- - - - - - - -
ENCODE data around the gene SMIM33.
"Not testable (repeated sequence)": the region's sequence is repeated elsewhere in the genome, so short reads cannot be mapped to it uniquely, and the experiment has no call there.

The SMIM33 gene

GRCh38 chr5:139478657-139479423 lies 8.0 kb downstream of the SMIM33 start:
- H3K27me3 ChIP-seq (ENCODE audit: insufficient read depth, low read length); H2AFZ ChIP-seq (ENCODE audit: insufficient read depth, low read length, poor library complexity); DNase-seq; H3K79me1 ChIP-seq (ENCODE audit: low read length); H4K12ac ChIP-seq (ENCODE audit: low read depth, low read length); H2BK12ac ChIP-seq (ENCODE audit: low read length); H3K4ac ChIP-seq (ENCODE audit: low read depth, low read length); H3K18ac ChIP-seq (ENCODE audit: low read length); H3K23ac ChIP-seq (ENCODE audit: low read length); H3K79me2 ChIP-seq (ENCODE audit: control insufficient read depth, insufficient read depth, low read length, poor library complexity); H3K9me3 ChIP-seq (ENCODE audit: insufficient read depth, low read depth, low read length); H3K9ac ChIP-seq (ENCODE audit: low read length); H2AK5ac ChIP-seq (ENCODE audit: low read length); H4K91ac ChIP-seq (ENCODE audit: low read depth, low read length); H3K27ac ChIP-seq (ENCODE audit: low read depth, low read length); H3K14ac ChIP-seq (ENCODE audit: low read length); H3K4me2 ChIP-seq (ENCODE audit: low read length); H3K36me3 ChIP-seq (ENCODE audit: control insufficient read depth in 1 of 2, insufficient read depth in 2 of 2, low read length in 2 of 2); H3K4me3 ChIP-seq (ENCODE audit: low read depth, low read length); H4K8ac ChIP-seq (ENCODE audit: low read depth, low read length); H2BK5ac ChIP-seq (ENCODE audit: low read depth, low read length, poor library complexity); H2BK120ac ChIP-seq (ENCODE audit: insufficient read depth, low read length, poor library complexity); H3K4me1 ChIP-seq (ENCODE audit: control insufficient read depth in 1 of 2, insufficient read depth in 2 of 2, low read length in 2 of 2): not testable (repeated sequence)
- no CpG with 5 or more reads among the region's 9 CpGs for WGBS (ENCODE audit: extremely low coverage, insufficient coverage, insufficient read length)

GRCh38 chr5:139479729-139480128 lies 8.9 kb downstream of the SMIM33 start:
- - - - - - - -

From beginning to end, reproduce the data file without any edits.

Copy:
ENCODE data around the gene SMIM33.
"Not testable (repeated sequence)": the region's sequence is repeated elsewhere in the genome, so short reads cannot be mapped to it uniquely, and the experiment has no call there.

The SMIM33 gene

GRCh38 chr5:139478657-139479423 lies 8.0 kb downstream of the SMIM33 start:
- H3K27me3 ChIP-seq (ENCODE audit: insufficient read depth, low read length); H2AFZ ChIP-seq (ENCODE audit: insufficient read depth, low read length, poor library complexity); DNase-seq; H3K79me1 ChIP-seq (ENCODE audit: low read length); H4K12ac ChIP-seq (ENCODE audit: low read depth, low read length); H2BK12ac ChIP-seq (ENCODE audit: low read length); H3K4ac ChIP-seq (ENCODE audit: low read depth, low read length); H3K18ac ChIP-seq (ENCODE audit: low read length); H3K23ac ChIP-seq (ENCODE audit: low read length); H3K79me2 ChIP-seq (ENCODE audit: control insufficient read depth, insufficient read depth, low read length, poor library complexity); H3K9me3 ChIP-seq (ENCODE audit: insufficient read depth, low read depth, low read length); H3K9ac ChIP-seq (ENCODE audit: low read length); H2AK5ac ChIP-seq (ENCODE audit: low read length); H4K91ac ChIP-seq (ENCODE audit: low read depth, low read length); H3K27ac ChIP-seq (ENCODE audit: low read depth, low read length); H3K14ac ChIP-seq (ENCODE audit: low read length); H3K4me2 ChIP-seq (ENCODE audit: low read length); H3K36me3 ChIP-seq (ENCODE audit: control insufficient read depth in 1 of 2, insufficient read depth in 2 of 2, low read length in 2 of 2); H3K4me3 ChIP-seq (ENCODE audit: low read depth, low read length); H4K8ac ChIP-seq (ENCODE audit: low read depth, low read length); H2BK5ac ChIP-seq (ENCODE audit: low read depth, low read length, poor library complexity); H2BK120ac ChIP-seq (ENCODE audit: insufficient read depth, low read length, poor library complexity); H3K4me1 ChIP-seq (ENCODE audit: control insufficient read depth in 1 of 2, insufficient read depth in 2 of 2, low read length in 2 of 2): not testable (repeated sequence)
- no CpG with 5 or more reads among the region's 9 CpGs for WGBS (ENCODE audit: extremely low coverage, insufficient coverage, insufficient read length)

GRCh38 chr5:139479729-139480128 lies 8.9 kb downstream of the SMIM33 start: